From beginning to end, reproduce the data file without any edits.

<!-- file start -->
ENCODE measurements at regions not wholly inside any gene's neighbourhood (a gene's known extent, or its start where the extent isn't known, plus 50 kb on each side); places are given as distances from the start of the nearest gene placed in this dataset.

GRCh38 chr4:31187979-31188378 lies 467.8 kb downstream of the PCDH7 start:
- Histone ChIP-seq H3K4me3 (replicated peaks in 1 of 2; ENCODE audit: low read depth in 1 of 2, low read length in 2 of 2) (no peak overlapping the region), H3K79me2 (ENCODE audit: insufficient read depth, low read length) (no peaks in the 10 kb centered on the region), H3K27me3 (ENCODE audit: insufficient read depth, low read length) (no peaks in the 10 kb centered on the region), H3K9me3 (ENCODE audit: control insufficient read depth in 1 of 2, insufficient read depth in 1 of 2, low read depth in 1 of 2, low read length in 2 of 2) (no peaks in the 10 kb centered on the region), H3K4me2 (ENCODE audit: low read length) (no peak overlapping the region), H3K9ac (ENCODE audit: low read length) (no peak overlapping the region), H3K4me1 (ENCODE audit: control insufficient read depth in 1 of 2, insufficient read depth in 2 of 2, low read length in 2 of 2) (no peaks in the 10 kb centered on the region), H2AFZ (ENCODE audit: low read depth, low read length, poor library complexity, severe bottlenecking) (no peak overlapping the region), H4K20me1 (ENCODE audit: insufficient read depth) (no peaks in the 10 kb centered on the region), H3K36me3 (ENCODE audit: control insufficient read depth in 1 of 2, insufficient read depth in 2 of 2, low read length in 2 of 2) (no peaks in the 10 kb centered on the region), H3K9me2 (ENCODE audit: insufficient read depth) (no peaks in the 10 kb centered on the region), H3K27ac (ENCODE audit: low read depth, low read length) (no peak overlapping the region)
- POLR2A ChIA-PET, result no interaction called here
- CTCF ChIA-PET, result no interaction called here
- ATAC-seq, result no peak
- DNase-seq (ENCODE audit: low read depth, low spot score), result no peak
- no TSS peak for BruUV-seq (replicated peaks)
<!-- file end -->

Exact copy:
ENCODE measurements at regions not wholly inside any gene's neighbourhood (a gene's known extent, or its start where the extent isn't known, plus 50 kb on each side); places are given as distances from the start of the nearest gene placed in this dataset.

GRCh38 chr4:31187979-31188378 lies 467.8 kb downstream of the PCDH7 start:
- Histone ChIP-seq H3K4me3 (replicated peaks in 1 of 2; ENCODE audit: low read depth in 1 of 2, low read length in 2 of 2) (no peak overlapping the region), H3K79me2 (ENCODE audit: insufficient read depth, low read length) (no peaks in the 10 kb centered on the region), H3K27me3 (ENCODE audit: insufficient read depth, low read length) (no peaks in the 10 kb centered on the region), H3K9me3 (ENCODE audit: control insufficient read depth in 1 of 2, insufficient read depth in 1 of 2, low read depth in 1 of 2, low read length in 2 of 2) (no peaks in the 10 kb centered on the region), H3K4me2 (ENCODE audit: low read length) (no peak overlapping the region), H3K9ac (ENCODE audit: low read length) (no peak overlapping the region), H3K4me1 (ENCODE audit: control insufficient read depth in 1 of 2, insufficient read depth in 2 of 2, low read length in 2 of 2) (no peaks in the 10 kb centered on the region), H2AFZ (ENCODE audit: low read depth, low read length, poor library complexity, severe bottlenecking) (no peak overlapping the region), H4K20me1 (ENCODE audit: insufficient read depth) (no peaks in the 10 kb centered on the region), H3K36me3 (ENCODE audit: control insufficient read depth in 1 of 2, insufficient read depth in 2 of 2, low read length in 2 of 2) (no peaks in the 10 kb centered on the region), H3K9me2 (ENCODE audit: insufficient read depth) (no peaks in the 10 kb centered on the region), H3K27ac (ENCODE audit: low read depth, low read length) (no peak overlapping the region)
- POLR2A ChIA-PET, result no interaction called here
- CTCF ChIA-PET, result no interaction called here
- ATAC-seq, result no peak
- DNase-seq (ENCODE audit: low read depth, low spot score), result no peak
- no TSS peak for BruUV-seq (replicated peaks)